My dentist placed a crown on an upper left molar three weeks ago. The tooth touches the opposite bottom molar tooth when I chew, but it feels off. I think the crown needs deeper grooves so the other tooth will match it when I chew. If I ask my dentist to drill down some of the crown’s surface, will it damage it? Although I will need laughing gas or another sedation to cope with my anxiety and get through this, I want it resolved. I already told my dentist about the discomfort, and she said that I need time to get used to my bite. How long will that take? Thanks. Randall from Memphis
Your dentist’s request to give your concerns more time means that she does not know what to do. Brooksher would need to examine your tooth and crown to determine what is causing the disharmony when you chew. But the situation could be challenging to correct, or your dentist’s lack of knowledge might be the problem.
Your bite should be perfectly comfortable when you receive a new crown or onlay. But the motions involved in chewing make the occlusion—how the upper and lower teeth fit together—complex. And many dentists lack the training and skill to resolve the issue.
Post-graduate institutes, including the Las Vegas Institute for Advanced Dental Studies, the Texas Center for Occlusal Studies, the Dawson Academy, the Pankey Institute, and others, train dentists in the science of occlusion. Many cosmetic dentists attend the institutes or receive courses from other organizations that teach the same principles. Still, many other dentists feel that basic dental school education is enough, and they do not need occlusion training. Although dentists who bypass additional training might complete single crowns or onlays, they may not be qualified to complete a full-mouth reconstruction with a balanced bite. So, as a patient, a dentist may tell you that it takes time to get used to your bite.
What Is Malocclusion and What Problems Can It Cause?
Malocclusion is the term for disharmony in how your upper and lower teeth line up. The shape, size, or position of your jaw or teeth may cause malocclusion, or misaligned teeth. The shape and size of a dental crown can affect your bite. Although you might adjust to how your bite feels, it does not mean it is aligned correctly. And malocclusion can lead to other issues.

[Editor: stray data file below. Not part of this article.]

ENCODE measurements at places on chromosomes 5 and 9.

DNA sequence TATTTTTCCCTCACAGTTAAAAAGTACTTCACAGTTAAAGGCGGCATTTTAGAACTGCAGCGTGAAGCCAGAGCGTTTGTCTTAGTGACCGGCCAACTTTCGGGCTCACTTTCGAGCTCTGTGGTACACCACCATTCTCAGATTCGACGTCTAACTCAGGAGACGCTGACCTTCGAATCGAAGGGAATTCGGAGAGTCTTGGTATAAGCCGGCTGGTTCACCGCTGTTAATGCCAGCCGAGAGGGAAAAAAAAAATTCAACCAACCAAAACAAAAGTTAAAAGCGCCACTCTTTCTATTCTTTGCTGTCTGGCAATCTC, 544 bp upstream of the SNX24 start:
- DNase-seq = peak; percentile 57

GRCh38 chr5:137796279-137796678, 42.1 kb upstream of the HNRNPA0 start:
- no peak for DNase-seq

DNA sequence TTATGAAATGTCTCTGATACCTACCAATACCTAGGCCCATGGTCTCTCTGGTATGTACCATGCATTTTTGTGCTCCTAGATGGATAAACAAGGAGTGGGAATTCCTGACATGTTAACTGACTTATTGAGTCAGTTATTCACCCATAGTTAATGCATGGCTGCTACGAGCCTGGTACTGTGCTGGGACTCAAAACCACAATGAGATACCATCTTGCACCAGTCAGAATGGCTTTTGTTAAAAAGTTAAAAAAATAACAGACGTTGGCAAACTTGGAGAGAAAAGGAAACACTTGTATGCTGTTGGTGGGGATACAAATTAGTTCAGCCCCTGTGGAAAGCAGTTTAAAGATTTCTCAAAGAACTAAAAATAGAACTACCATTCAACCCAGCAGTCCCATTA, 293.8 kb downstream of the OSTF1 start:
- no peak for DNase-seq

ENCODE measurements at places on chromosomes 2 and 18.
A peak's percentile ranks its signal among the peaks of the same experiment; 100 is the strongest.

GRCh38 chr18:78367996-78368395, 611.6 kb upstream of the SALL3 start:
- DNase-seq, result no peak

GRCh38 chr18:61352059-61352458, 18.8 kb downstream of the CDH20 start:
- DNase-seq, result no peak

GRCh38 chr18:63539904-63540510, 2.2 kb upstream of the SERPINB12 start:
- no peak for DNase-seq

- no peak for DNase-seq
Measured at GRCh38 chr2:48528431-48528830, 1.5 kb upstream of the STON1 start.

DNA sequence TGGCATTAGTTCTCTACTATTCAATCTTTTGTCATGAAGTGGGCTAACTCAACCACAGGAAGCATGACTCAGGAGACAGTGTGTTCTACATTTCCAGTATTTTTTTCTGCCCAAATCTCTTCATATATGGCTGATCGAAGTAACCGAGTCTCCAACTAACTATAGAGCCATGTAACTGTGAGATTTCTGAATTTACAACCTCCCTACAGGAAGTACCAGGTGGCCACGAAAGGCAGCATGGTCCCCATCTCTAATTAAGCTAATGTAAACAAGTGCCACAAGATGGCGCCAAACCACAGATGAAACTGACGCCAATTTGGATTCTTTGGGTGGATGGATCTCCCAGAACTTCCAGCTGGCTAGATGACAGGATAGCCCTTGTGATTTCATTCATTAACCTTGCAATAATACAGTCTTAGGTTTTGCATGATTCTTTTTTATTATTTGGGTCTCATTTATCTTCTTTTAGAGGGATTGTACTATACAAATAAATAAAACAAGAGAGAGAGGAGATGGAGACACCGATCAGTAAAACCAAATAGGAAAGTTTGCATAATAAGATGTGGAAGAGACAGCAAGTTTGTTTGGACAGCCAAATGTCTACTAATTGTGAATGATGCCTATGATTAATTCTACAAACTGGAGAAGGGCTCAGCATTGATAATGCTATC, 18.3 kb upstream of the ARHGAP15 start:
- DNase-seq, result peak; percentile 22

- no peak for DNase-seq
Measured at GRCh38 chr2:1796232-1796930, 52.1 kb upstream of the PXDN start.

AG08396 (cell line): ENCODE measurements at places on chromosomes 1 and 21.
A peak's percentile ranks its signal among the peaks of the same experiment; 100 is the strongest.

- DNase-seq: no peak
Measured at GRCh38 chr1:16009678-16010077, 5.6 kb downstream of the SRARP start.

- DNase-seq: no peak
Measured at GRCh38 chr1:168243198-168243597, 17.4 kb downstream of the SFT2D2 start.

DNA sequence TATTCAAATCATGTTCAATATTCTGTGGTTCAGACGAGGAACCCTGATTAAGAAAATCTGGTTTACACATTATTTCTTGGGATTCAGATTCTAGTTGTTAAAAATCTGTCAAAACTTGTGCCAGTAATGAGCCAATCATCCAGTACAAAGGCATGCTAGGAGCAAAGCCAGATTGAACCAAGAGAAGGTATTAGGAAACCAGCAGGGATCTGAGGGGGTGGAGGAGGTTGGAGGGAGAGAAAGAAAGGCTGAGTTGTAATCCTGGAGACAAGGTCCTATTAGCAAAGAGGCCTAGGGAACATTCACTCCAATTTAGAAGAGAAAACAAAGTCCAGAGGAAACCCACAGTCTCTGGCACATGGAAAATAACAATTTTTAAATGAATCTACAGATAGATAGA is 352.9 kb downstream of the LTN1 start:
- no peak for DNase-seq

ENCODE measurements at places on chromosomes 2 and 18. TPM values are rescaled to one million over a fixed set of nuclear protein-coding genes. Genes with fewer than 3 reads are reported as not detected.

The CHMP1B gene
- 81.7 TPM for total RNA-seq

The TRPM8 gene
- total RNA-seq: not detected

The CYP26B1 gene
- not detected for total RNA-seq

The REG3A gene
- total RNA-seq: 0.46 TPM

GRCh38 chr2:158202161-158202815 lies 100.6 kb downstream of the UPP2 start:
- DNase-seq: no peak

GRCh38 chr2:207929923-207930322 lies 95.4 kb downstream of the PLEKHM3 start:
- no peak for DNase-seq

- Unusual stress on teeth – The stress can lead to bone loss around the affected teeth.
- TMJ disorder – You might experience symptoms or signs related to TMJ, including jaw, facial, or neck pain, and headaches or earaches.
Many dentists adjust a new crown or onlay by asking you to bite on bite registration paper. The paper leaves marks where the crown or onlay makes contact prematurely. The dentist will grind down the crown in those places. Your dentist has completed that essential step, and your crown is not high.
The issue with your bite is more subtle. But a dentist—perhaps not your dentist—can adjust the crown to make it comfortable without damaging it. If your dentist does not know how to correct it, you can wait a few months to see if the tooth begins to feel better with your bite. Or you can get a second opinion from an advanced cosmetic dentist. Look on a few dentists’ websites for information about post-graduate training in occlusion from one of the institutes mentioned on this page. You can talk to the dentist about your anxiety and discuss sedation options during your consultation.
Baton Rouge dentist Dr. Steven Brooksher sponsors this post.